- Part 1 – Custom Project Templates Using dotnet new
- Part 2 – dotnet new Feature Selection
- Part 3 – Unit Testing dotnet new Templates
Current dotnet new
If you run dotnet new today, you can create a simple console app. The command has very few options, including selecting the language you want to use (C#, VB or F#). However, this is all about to change. Sayed I. Hashimi and Mike Lorbetske who work at Microsoft in the .NET tooling team have been kind enough to show me what they’ve been working on with the intention of getting some feedback.
Microsoft is working on a new version of the dotnet new command with support for installing custom project templates from NuGet packages, zip files or folders. If you head over to the dotnet/templating GitHub repository you can follow the very simple instructions and try out a fairly complete version of this command which is temporarily called ‘dotnet new3’. The full ‘dotnet new’ experience is due to be released in conjunction with Visual Studio 2017.
If you take a look at the screenshot above, you’ll notice that there are a lot more options available. You can list all installed project templates and install new ones too.
Creating New Templates
Creating a new project template involves taking a folder containing your project (Mine is called Api-CSharp) and adding a .template.config folder to it containing two files.
The template.json file is where you specify metadata about your project template. This metadata is displayed when someone lists their installed project templates. A really basic one looks like this:
"author": "Muhammad Rehan Saeed (RehanSaeed.com)",
"classifications": [ "WebAPI", "Boilerplate" ], // Tags used to search for the template.
"name": "ASP.NET MVC Boilerplate API",
"identity": "Boilerplate.Api.CSharp", // A unique ID for the project template.
"shortName": "webapib", // You can create the project using this short name instead of the one above.
"language": "C#" // Specify that this template is in C#.
"sourceName": "ApiTemplate", // Name of the csproj file and namespace that will be replaced.
"guids": [ // Guids used in the project that will be replaced by new ones.
The templating repositories Wiki page talks about what all of the properties mean in a lot more detail but I’ve added some basic comments for your understanding.
Installing the above template from a folder is as easy as using the install command. You can also install templates from zip files and NuGet packages the same way.
Template NuGet Packages
So how do you create a NuGet package containing a project template thats compatible with dotnet new? I’m assuming you are familiar with creating NuGet packages, if not take a look at the NuGet documentation. You can create NuGet packages of your project templates by creating a Templates.nuspec file like the one below and placing all of your templates in a content folder beside it. The content folder is a special folder which NuGet understands to contain static files. If you look at the nuspec file below, you’ll notice the packageType element. This is a new way to tell NuGet that this NuGet package contains project templates.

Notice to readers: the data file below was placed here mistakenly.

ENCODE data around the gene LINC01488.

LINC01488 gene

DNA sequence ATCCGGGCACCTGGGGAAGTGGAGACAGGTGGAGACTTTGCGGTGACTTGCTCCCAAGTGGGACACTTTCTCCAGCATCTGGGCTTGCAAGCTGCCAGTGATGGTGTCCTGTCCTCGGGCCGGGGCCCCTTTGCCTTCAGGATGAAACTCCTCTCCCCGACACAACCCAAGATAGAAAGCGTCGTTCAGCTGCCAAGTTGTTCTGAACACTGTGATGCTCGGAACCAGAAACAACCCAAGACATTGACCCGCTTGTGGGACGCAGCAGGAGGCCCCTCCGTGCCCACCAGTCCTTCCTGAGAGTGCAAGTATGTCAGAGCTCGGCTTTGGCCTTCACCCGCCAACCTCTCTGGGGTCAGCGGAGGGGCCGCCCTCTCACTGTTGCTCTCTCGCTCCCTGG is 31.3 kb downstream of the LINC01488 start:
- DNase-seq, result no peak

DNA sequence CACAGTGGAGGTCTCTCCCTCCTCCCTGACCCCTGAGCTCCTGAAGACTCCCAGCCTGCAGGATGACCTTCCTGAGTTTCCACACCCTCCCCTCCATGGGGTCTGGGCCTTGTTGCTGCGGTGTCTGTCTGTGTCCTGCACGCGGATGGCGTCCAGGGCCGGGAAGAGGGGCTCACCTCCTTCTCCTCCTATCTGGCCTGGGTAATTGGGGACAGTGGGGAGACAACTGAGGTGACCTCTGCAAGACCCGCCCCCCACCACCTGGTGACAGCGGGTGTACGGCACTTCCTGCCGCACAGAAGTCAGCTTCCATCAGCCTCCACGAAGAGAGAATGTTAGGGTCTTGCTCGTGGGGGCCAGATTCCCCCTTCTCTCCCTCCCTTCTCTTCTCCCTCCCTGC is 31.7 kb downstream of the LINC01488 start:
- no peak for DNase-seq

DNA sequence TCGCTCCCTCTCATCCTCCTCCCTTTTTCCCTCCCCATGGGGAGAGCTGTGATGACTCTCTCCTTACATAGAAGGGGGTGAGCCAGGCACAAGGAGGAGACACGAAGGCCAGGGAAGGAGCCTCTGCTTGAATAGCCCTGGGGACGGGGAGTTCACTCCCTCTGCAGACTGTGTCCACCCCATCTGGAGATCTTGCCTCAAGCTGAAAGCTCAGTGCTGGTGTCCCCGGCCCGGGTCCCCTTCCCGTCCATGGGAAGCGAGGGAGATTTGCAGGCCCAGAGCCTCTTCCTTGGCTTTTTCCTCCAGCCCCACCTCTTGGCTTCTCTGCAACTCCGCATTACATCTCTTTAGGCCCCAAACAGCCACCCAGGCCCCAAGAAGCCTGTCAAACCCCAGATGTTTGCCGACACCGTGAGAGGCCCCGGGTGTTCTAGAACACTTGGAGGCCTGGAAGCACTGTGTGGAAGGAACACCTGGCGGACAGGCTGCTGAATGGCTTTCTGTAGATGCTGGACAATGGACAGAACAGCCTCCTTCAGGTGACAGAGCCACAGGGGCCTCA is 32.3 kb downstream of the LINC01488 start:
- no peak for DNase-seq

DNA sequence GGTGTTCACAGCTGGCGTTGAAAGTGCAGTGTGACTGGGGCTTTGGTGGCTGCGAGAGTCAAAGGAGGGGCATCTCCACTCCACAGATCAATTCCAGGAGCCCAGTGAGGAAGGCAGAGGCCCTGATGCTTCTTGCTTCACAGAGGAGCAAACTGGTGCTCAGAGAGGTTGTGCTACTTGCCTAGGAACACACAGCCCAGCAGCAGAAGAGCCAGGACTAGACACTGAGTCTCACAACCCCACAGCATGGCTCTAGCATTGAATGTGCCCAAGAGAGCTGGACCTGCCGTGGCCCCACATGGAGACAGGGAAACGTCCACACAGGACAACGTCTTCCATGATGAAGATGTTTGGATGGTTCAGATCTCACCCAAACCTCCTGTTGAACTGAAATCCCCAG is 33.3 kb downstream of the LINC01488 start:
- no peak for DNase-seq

<?xml version="1.0" encoding="utf-8"?>
<description>My project description.</description>
<authors>Muhammad Rehan Saeed (RehanSaeed.com)</authors>
<packageType name="Template" />
There is More!
What I’ve not told you is that it’s possible to add features to your project template that developers can turn on or off based on command line switches a bit like Yeoman does for Node based NPM packages. As many of you will know I already do this in my ASP.NET MVC Boilerplate project template but I came up with my own custom method. dotnet new makes this all a lot easier and I’ll cover how to do this in a later blog post.
Why This is Better
Traditionally, to create project templates, you could use Visual Studio to create zip files containing your project template or if you were brave you could create Visual Studio extensions (VSIX) to enable installing them directly into Visual Studio and share them on the Visual Studio Marketplace.
This new method makes creating project templates about as easy as it’s ever going to get and allows really easy sharing, versioning and personalization of project templates. At some point I envisage a website (Possible the Visual Studio Marketplace) where you could go and install these NuGet based project templates.
ASP.NET Core Boilerplate API
I’ve been working on a brand new project template for building API’s using dotnet new with a lot of help from the guys at Microsoft. My project templates are quite complex so it’s a good test of the system. The API comes jam packed full of security, performance and best practice features and also implements Swagger right out of the box. It’s still in alpha quality but you can try installing it with dotnet new3 from MyGet and soon NuGet when I get a chance to polish it up a little more.
Overall I’m really impressed with where the new project templating system is headed. It’s very easy to do something simple but also very powerful should you need to do something complicated. There is a few blog posts worth of material here, so expect a few more posts in the coming weeks.